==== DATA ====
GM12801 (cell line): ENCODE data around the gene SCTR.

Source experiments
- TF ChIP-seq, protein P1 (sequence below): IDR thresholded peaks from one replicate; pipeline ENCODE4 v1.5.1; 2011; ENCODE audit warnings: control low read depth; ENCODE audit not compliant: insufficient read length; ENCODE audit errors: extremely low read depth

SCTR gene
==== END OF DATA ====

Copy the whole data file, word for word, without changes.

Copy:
GM12801 (cell line): ENCODE data around the gene SCTR.

Source experiments
- TF ChIP-seq, protein P1 (sequence below): IDR thresholded peaks from one replicate; pipeline ENCODE4 v1.5.1; 2011; ENCODE audit warnings: control low read depth; ENCODE audit not compliant: insufficient read length; ENCODE audit errors: extremely low read depth

SCTR gene